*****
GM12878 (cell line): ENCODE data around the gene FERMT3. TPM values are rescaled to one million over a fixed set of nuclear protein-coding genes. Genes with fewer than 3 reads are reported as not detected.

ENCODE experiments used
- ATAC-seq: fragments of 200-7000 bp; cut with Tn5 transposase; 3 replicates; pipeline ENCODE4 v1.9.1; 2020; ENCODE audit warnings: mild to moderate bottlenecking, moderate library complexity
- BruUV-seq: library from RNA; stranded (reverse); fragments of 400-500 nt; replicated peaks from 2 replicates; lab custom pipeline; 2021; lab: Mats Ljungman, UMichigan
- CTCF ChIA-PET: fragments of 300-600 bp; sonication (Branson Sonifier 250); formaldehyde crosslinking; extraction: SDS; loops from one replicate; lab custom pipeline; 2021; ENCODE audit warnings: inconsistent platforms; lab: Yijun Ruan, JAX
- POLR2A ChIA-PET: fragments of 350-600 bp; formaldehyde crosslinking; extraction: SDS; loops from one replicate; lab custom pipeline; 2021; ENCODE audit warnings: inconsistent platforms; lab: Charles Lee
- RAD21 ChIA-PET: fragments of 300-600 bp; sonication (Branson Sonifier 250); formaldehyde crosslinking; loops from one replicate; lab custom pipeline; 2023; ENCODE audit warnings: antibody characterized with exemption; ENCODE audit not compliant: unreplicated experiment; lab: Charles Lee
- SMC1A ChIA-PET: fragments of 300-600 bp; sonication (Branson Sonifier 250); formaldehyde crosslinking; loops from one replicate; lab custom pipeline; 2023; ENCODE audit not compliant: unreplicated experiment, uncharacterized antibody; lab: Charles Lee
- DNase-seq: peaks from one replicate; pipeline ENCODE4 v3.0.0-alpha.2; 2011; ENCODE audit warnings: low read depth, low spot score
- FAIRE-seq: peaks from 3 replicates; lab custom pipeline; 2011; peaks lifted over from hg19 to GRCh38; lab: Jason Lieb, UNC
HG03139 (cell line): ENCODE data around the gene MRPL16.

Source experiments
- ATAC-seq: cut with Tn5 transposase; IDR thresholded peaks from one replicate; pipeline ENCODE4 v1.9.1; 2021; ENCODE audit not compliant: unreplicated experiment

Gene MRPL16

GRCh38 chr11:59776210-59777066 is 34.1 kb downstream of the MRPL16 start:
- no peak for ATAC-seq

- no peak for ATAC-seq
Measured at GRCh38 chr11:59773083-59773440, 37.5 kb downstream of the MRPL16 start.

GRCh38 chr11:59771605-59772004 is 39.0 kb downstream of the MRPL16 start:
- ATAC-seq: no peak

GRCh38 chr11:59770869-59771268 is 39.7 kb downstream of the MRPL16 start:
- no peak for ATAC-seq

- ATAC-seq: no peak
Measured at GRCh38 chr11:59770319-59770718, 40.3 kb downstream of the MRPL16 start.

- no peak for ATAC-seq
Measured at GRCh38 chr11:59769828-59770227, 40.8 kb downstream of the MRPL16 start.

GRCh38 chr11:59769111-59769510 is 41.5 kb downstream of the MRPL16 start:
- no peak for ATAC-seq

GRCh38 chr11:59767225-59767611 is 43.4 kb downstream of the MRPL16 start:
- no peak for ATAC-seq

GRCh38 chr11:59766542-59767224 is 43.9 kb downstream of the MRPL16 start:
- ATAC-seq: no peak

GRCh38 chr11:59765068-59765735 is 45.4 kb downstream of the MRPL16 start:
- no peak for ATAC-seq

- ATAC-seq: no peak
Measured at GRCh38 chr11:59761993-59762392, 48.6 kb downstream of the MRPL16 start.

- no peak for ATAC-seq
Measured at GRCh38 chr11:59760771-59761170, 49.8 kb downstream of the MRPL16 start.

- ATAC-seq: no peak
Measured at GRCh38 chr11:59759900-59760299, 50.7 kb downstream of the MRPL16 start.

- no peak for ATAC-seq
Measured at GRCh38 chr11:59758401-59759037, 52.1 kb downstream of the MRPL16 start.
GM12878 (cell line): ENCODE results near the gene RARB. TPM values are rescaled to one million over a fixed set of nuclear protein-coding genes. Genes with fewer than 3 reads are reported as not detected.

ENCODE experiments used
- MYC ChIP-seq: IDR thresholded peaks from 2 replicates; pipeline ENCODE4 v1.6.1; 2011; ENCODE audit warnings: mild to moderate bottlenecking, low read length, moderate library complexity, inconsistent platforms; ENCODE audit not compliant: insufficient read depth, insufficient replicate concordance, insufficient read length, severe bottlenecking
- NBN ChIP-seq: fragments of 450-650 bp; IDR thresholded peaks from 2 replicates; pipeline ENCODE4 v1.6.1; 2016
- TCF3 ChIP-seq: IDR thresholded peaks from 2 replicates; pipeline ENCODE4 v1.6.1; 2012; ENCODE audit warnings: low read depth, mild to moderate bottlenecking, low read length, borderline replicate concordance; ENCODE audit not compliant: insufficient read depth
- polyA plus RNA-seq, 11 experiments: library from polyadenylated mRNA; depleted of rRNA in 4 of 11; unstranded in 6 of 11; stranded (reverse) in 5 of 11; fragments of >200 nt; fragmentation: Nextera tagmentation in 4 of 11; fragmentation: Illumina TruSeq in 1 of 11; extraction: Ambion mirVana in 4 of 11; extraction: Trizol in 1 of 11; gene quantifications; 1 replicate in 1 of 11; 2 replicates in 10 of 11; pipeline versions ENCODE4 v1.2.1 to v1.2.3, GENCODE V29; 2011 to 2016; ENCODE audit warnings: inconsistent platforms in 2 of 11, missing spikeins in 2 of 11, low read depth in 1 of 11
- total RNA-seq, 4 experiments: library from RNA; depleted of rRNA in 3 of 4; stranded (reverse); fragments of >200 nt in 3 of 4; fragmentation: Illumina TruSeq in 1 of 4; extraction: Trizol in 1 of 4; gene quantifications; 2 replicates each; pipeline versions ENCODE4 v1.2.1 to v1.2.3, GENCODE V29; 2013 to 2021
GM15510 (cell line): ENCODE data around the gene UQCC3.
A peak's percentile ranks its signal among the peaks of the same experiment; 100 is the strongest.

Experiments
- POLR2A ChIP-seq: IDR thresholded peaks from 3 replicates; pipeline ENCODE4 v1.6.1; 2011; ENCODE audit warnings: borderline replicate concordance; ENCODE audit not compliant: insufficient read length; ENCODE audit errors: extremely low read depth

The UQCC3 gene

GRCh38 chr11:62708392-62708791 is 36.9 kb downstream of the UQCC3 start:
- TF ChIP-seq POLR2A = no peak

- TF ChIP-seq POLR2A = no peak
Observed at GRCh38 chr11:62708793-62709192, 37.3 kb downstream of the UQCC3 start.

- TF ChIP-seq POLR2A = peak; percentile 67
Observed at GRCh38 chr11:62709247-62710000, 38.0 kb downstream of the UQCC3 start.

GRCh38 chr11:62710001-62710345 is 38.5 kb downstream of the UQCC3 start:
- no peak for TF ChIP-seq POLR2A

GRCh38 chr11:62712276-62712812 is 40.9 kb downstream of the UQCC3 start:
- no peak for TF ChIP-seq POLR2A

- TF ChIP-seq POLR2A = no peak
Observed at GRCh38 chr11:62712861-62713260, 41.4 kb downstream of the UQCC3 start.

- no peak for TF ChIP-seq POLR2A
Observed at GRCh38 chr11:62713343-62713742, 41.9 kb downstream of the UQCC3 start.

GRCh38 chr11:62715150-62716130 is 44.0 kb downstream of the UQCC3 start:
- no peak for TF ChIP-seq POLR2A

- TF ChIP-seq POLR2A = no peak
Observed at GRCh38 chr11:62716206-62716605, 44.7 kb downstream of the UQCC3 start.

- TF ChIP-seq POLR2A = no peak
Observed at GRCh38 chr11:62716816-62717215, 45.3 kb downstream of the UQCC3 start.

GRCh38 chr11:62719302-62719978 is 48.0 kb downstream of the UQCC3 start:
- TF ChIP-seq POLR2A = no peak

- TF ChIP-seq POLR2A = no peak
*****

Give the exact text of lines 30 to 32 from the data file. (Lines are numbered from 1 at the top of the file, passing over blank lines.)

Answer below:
- no peak for ATAC-seq

GRCh38 chr11:59766542-59767224 is 43.9 kb downstream of the MRPL16 start:
- ATAC-seq: no peak